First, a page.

New Perspectives Workshop, September 2014
Presented by AIG Victoria and AusIMM Central Victoria Branch, Romsey Victoria
Geological Survey of New South Wales, Maitland NSW, Australia
Aeromagnetic data over eastern Australia reveal a pattern of domains defined by systematic regional highs and lows, emphasised by low-pass filtering, over which are superimposed shorter (<20 km) wavelength anomalies related to mappable geology and its inferred subsurface continuation. Long-baseline levelling by Geoscience Australia has clarified the definition of these magnetic domains, and confirmed that they are not an artefact of grid merging. Geothermal and teleseismic data indicate that neither variation in Curie depth nor upper mantle magnetisation can produce the long- wavelength pattern. Hence, domain-wide variations in magnetisation at the middle to lower crustal level are presumably the cause of these long-wavelength features. Although reversed polarity remanence could contribute to deeply sourced negative magnetic anomalies, the correspondence of magnetic low domains with the Proterozoic Curnamona Craton and the Ordovician Macquarie Arc, and of a high domain with the western Lachlan Orogen floored by Cambrian ocean crust, suggests that the control may be simply stark contrasts in lower to middle crustal susceptibility. Moho thickness determined by the AusMoho model mimics the pattern of susceptibility domains, suggesting a relationship between tectonic history and mid to lower crustal composition. Implicit in this analysis is a division of the domains into continental (or continent-like) and oceanic basement, with implications for the tectonic evolution of the Tasmanides and the distribution of mineral systems in eastern Australia. The mid to lower crust below the Macquarie Arc appears to be continent-like, and the Thomson Orogen is a compound feature, comprising both attenuated continental/arc crust and oceanic crust. Seismic evidence supports both interpretations.
The distribution of crustal type fits well with the model of accretion of Vandieland into one end of the Tasmanide subduction system in the Ordovician, and subsequent congestion of the subduction system and oroclinal migration of the Macquarie Arc to chase subduction roll-back southwards. Continent-like middle crust below the Macquarie Arc may in fact indicate a highly mature oceanic-subduction setting, similar to that reported for the Izu-Bonin arc in the western Pacific. Geochemically, the Macquarie Arc resembles the western, rear-arc component of the Izu-Bonin system, which shares with the Macquarie Arc the elements of back-arc extension that have led to the recent reassessment by Quinn et al, who have suggested that the “Macquarie Arc” is in fact a back-arc, extensional feature. A purely back-arc rift system is unlikely to have produced the magnetic and velocity profile seen below the Macquarie Arc, but an Izu-like rear-arc may be a compromise that satisfies all observations, which begs the question: Did the frontal arc of the Macquarie Arc system follow the retreating trench?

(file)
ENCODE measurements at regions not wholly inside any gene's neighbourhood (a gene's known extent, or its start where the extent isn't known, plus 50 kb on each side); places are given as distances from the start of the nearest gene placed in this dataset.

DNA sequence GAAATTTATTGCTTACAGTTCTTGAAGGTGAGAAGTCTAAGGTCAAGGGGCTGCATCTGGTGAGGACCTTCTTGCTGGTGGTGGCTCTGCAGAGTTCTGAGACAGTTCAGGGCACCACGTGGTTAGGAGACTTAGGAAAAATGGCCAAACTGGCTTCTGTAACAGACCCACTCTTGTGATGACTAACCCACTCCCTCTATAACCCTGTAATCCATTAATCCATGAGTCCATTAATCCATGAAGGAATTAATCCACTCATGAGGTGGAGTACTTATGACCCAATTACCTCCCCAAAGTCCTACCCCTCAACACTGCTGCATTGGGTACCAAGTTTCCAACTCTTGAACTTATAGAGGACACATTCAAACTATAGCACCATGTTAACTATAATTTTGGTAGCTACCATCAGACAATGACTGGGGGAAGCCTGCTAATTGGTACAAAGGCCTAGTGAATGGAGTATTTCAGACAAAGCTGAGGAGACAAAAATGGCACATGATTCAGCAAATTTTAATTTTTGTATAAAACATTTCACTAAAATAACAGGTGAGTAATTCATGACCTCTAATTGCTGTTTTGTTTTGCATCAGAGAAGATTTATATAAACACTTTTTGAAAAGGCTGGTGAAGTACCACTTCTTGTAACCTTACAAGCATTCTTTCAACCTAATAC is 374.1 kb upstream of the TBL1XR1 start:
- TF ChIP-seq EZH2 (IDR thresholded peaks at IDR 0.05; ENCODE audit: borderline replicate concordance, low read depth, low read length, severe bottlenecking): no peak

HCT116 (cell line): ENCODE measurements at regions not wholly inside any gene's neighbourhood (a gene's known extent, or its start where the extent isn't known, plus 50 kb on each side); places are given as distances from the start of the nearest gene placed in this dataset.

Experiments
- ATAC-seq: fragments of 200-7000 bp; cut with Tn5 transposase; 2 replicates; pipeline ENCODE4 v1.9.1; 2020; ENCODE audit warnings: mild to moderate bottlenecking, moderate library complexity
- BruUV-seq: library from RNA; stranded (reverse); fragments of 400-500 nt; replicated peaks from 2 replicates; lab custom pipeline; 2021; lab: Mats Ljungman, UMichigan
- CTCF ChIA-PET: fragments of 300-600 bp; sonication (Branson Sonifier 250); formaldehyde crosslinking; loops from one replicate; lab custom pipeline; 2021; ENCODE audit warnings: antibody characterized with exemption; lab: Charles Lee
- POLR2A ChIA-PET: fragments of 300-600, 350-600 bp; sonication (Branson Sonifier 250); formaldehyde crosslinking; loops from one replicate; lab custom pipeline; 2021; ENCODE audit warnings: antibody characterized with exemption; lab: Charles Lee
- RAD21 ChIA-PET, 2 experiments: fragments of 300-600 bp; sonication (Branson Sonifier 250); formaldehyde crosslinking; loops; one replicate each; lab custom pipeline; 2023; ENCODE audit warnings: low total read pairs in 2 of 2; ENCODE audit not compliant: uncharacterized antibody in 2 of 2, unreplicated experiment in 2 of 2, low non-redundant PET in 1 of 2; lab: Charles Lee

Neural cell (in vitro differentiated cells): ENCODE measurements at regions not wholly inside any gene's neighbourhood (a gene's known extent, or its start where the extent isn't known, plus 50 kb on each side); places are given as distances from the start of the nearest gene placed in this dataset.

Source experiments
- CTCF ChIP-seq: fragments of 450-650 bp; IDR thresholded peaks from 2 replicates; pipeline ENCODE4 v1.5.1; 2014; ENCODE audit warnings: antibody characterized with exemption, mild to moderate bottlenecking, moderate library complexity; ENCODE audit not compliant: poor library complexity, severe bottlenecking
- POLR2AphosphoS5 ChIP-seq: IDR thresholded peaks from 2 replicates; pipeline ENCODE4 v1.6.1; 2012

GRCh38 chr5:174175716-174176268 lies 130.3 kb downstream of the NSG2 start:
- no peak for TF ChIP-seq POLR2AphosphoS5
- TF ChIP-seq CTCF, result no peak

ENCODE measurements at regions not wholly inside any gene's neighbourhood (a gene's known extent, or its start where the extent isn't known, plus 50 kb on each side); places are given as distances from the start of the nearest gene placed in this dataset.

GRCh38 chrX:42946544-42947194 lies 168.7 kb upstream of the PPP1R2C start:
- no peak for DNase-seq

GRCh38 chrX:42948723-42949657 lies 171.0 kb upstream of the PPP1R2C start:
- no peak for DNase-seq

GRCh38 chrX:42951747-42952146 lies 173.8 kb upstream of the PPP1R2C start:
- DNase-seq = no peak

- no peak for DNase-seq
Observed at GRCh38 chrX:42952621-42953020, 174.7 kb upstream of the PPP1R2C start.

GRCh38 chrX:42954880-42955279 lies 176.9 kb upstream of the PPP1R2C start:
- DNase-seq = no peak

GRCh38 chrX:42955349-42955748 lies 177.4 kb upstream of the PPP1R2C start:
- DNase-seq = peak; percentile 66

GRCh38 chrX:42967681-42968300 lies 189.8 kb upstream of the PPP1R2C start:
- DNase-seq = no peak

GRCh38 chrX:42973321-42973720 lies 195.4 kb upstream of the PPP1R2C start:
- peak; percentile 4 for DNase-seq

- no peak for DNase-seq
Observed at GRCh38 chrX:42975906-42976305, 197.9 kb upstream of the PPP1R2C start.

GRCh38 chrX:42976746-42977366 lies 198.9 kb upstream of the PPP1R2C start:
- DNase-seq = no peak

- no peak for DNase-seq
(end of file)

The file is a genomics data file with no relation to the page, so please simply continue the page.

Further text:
Bob Musgrave is the Research Geophysicist in the Geological Survey of NSW. Bob graduated with his PhD in geology and geophysics from the University of Sydney in 1987. His PhD, and postdoctoral research at Victoria University of Wellington, the Australian National University, and the University of Tasmania, applied palaeomagnetism to the tectonics of the southwest Pacific. Bob joined the Ocean Drilling Program in Texas as a Staff Scientist from 1991 through 93. Since that time he has continued his interest in ocean drilling and applications of rock magnetic techniques to marine geology issues (particularly gas hydrates), and he recently took part in his fifth ODP/IODP expedition. Bob returned to Australia to lecture in geophysics at La Trobe University, where he was based until the Earth Sciences department there was shut down in 2003. Bob joined GSNSW in 2005, which had then recently moved to Maitland, as a senior geophysicist. Bob has continued operating his palaeomagnetic/rock magnetic laboratory (the PALM lab), which he transferred to the University of Newcastle. Bob’s continued interest in applications of geophysical research to a range of topics, from application of rock magnetism to magnetic anomaly characterisation, potential field inversion, geological and tectonic interpretation of the mid and lower crust, and the tectonic history of the palaeo-Pacific margin from the Neoproterozoic to the present day, saw him talk the NSW bureaucracy into creating a new position of “Research Geophysicist” within the Geological Survey. The free range this affords him, and the “publish or perish” pressure that he is now exposed to, drive him to creative collaboration with colleagues in other surveys, industry, and academe.